Utopian Visions in Love in the Ruins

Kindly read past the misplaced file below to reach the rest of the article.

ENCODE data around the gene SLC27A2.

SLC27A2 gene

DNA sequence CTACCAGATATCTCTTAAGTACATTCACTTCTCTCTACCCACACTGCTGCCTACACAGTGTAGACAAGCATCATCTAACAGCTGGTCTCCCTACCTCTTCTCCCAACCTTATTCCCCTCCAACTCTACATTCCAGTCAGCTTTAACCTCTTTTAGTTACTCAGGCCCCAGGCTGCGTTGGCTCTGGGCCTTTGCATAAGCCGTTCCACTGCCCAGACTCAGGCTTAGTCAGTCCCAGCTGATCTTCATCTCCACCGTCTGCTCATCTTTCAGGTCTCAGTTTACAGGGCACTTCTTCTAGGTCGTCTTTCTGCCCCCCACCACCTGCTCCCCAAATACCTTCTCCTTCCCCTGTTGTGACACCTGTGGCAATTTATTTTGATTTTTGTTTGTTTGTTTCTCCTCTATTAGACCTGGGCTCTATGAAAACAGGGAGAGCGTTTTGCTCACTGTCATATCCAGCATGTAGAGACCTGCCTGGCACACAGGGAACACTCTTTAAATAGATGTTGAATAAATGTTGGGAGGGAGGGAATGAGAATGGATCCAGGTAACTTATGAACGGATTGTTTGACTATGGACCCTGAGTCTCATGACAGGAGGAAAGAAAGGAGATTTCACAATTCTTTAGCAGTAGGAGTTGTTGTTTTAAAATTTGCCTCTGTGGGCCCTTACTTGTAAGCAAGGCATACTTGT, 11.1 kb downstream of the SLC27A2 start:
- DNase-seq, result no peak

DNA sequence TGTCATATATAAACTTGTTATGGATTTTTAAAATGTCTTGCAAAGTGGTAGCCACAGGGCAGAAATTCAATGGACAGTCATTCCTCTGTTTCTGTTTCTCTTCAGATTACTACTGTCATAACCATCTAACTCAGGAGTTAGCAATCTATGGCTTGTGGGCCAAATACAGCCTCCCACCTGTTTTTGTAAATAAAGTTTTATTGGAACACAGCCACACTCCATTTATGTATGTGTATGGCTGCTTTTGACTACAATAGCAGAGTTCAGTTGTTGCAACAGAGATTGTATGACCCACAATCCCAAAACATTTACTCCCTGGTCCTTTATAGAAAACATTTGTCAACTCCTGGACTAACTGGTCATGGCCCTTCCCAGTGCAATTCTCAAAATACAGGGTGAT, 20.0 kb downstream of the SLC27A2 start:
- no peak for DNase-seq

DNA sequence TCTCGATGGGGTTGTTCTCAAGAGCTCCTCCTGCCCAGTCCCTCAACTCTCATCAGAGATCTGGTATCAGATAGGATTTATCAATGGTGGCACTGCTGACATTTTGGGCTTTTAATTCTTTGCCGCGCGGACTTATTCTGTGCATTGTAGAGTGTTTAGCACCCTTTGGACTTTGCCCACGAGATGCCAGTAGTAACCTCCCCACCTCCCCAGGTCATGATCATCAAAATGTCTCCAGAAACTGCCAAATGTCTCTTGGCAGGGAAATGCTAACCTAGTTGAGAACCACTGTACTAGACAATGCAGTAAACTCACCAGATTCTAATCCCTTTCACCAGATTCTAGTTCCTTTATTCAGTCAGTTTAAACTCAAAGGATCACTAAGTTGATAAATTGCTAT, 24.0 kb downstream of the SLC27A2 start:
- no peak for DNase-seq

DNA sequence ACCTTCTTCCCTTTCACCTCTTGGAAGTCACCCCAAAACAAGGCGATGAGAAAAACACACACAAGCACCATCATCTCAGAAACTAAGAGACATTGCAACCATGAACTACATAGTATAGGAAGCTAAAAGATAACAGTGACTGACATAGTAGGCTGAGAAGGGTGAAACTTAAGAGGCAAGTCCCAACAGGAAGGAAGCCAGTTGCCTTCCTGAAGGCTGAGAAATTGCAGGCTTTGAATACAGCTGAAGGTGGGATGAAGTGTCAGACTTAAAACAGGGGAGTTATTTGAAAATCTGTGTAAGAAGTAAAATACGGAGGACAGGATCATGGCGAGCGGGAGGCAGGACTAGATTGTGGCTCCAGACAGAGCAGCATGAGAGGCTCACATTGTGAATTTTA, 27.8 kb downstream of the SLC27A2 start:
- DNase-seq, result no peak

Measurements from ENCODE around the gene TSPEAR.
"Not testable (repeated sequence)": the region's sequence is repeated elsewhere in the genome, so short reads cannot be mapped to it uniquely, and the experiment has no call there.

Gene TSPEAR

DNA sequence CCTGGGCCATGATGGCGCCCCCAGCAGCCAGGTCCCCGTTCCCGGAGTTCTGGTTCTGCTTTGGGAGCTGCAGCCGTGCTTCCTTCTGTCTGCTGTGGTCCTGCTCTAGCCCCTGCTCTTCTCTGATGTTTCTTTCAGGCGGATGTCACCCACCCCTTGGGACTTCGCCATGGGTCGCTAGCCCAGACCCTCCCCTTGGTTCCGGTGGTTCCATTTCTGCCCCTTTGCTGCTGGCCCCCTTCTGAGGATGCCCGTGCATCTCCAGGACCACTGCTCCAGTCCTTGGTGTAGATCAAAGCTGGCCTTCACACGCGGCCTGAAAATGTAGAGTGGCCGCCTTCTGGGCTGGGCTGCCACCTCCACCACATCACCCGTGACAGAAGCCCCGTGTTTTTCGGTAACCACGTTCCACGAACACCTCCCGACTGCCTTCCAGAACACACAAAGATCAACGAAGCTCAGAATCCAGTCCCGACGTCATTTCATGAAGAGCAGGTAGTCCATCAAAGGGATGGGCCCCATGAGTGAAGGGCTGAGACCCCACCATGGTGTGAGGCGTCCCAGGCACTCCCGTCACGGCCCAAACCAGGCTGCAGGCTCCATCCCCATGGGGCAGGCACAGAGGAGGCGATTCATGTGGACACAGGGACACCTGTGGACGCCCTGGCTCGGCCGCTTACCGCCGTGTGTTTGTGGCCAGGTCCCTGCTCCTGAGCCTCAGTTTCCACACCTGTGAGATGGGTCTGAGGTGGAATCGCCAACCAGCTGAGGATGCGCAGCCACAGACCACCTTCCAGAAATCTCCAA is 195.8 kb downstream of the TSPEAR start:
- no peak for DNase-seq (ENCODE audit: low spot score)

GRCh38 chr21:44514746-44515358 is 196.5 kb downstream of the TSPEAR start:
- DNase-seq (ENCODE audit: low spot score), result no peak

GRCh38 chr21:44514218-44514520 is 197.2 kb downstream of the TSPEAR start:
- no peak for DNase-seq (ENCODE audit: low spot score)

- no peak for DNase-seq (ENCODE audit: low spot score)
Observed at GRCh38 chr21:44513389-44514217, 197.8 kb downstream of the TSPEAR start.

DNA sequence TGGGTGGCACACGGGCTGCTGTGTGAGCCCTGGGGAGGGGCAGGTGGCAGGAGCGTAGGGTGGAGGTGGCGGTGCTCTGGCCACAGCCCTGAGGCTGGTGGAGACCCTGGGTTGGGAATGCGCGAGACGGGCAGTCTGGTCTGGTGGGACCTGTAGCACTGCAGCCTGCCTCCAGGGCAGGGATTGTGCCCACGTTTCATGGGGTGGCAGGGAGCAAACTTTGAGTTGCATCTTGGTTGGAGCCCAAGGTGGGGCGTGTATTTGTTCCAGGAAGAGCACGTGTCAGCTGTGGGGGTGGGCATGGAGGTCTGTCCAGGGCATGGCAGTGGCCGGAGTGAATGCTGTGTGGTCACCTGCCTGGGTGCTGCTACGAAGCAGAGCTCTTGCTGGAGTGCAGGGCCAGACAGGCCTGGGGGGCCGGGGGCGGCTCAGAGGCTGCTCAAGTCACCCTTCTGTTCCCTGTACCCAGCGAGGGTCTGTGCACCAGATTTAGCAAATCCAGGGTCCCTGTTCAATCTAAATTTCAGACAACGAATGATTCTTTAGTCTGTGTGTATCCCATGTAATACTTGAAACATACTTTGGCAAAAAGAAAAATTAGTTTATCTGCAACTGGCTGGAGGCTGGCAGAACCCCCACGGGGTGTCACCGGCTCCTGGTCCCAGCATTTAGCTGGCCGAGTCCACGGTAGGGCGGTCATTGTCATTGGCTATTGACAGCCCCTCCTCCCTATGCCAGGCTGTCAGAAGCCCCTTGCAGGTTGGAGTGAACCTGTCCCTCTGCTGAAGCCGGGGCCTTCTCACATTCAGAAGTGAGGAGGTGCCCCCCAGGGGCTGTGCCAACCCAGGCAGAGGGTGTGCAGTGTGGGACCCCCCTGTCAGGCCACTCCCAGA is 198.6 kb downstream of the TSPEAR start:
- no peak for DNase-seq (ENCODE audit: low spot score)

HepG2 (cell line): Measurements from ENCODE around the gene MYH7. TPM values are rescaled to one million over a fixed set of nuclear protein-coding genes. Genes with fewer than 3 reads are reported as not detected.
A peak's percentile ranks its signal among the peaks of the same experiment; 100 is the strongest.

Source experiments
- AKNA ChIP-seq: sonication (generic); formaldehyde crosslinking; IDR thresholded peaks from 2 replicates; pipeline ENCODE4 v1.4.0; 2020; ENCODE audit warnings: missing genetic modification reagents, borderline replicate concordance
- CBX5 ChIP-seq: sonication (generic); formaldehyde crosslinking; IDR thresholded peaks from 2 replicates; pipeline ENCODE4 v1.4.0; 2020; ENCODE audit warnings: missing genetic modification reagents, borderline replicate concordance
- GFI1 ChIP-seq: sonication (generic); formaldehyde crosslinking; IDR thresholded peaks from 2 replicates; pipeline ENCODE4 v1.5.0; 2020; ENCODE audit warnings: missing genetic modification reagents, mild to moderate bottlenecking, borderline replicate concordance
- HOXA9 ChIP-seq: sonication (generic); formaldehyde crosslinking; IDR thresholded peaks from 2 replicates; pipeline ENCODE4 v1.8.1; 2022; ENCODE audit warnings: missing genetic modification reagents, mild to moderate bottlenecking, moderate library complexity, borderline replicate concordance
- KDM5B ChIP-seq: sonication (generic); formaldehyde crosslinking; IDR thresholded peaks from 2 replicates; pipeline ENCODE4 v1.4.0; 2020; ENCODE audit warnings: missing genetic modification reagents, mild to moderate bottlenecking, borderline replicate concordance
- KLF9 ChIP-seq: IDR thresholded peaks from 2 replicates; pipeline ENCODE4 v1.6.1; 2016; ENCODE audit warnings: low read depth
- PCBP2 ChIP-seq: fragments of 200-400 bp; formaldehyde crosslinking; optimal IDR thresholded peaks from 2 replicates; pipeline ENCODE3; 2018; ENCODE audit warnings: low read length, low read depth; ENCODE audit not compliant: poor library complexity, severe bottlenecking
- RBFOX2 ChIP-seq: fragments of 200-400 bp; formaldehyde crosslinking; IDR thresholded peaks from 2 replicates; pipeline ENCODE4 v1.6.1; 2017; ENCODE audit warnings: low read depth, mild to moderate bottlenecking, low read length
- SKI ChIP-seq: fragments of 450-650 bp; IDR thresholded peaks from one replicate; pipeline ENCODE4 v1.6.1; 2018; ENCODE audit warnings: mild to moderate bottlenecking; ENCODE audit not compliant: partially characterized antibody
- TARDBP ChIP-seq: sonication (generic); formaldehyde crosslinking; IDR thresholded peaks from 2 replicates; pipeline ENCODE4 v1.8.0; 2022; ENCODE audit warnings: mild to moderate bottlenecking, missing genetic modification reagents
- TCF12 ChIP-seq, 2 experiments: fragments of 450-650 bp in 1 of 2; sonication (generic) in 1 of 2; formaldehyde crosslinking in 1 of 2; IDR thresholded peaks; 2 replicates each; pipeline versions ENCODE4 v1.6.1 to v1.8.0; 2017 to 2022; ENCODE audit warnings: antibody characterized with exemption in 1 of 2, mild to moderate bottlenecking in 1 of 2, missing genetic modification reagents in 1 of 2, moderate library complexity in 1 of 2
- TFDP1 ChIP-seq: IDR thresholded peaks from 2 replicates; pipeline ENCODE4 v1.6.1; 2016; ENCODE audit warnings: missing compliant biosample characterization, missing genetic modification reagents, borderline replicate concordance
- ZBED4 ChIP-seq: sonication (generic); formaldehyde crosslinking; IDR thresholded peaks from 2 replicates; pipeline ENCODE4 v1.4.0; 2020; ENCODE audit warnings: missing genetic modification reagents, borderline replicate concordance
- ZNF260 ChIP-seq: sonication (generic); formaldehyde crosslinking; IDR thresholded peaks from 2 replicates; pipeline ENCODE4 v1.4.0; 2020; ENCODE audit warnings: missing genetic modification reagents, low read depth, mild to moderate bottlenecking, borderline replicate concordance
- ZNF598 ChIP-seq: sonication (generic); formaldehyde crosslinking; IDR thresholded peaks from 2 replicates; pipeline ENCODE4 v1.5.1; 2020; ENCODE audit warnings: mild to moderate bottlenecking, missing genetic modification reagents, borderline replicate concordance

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Walker Percy's Love in the Ruins presents a society that is a direct satire of our 21st century American society. Percy takes what he considers the negative elements and situations from our society, and reproduces them, distorting them in order to point out the negativity of them. It seems, then, that the society presented in the novel would be distinctly distopian. However, the view that Percy gives us includes many different segments and views of the society, some of which are very utopian. Some of these mini-utopias are actually in the society, but many more are only dreams of the characters. This is an accurate reflection of our society, there are many situations that are utopian for certain people, and every one of us creates utopia in our minds from time to time. Paradise Estates, where Thomas More lives, is aptly named. Paradise is a place where everyone gets along well, the liberals and conservatives, the unbelievers and Christians, the Northerners and Southerners. The distribution is not even, there are minorities, but the majority groups are open to the customs of the minorities. Paradise Estates is community at its best. It is not an intentional community, but rather everyone is free to do what they want and there is love and respect and little argument. Intentional community does have its place, however. The Honey Island Swamp is home to a variety of people, including guerrillas, college dropouts, draft dodgers, radicals, and beats. Some of these people, such as Chuck, came from the town, and have given up city, home, family, career, and religion to live in an intentional community. Chuck's community is different from the community of Paradise estates in that there is common ground that holds the community in place, rather than respect for differences. Chuck's community holds ideals of free love, freedom, peace, and God expressed everywhere. This community is very similar to many of the contemporary utopias that can be found in America today. Normally hospitals are not utopian, but this was not the case for More. More considered his time in the hospital to be "the best months of my life" (p. 90). In his fellow patients, More found love that he was not finding in his life outside of the hospital. Also, while in the hospital, he had the time and resources to do the breakthrough work for his lapsometer, which was his passion at the time.
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